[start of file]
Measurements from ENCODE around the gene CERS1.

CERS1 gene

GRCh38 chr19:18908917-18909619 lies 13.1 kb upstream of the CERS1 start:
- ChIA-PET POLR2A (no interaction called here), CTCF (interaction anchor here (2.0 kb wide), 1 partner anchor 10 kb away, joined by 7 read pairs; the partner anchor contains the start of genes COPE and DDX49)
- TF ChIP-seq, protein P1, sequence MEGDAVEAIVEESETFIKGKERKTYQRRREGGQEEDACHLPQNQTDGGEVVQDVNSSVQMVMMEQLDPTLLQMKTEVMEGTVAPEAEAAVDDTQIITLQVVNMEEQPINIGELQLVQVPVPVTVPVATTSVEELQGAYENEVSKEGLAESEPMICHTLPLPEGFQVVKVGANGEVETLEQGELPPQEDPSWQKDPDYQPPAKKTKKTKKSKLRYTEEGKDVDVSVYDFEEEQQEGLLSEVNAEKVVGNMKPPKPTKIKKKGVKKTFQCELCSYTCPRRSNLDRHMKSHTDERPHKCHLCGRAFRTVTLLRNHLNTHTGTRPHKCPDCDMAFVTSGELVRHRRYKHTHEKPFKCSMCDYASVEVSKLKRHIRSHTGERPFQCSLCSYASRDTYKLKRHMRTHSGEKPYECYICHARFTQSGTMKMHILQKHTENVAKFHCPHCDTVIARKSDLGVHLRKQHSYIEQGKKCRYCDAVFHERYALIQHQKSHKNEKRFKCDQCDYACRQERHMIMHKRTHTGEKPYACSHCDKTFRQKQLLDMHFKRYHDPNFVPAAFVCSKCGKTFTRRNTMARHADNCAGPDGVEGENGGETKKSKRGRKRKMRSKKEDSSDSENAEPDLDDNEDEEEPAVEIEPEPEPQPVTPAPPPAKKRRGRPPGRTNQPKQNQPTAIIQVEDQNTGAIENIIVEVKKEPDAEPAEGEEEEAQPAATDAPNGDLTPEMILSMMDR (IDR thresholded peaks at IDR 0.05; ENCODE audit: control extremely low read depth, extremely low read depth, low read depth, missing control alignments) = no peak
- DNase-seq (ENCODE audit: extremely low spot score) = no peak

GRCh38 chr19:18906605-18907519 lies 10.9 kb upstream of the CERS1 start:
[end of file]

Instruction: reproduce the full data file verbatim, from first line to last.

Measurements from ENCODE around the gene CERS1.

CERS1 gene

GRCh38 chr19:18908917-18909619 lies 13.1 kb upstream of the CERS1 start:
- ChIA-PET POLR2A (no interaction called here), CTCF (interaction anchor here (2.0 kb wide), 1 partner anchor 10 kb away, joined by 7 read pairs; the partner anchor contains the start of genes COPE and DDX49)
- TF ChIP-seq, protein P1, sequence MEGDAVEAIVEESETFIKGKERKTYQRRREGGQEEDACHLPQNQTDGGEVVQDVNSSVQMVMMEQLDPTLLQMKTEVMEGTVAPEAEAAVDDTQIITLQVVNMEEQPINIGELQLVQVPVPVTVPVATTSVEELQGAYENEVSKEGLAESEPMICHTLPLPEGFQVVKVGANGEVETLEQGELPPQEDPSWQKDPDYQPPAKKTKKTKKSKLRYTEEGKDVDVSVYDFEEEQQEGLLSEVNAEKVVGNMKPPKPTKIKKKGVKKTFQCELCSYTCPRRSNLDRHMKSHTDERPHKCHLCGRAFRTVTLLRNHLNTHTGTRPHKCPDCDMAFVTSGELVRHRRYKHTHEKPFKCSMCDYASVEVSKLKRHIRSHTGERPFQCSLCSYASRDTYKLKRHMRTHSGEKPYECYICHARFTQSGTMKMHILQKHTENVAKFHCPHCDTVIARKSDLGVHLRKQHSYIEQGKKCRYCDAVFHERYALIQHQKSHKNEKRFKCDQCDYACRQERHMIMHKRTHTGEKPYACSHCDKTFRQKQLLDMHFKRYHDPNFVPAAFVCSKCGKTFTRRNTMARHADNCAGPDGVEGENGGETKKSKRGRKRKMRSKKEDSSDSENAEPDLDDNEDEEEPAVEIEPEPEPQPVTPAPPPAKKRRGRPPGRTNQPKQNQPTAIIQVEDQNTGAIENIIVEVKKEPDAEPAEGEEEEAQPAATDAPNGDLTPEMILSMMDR (IDR thresholded peaks at IDR 0.05; ENCODE audit: control extremely low read depth, extremely low read depth, low read depth, missing control alignments) = no peak
- DNase-seq (ENCODE audit: extremely low spot score) = no peak

GRCh38 chr19:18906605-18907519 lies 10.9 kb upstream of the CERS1 start: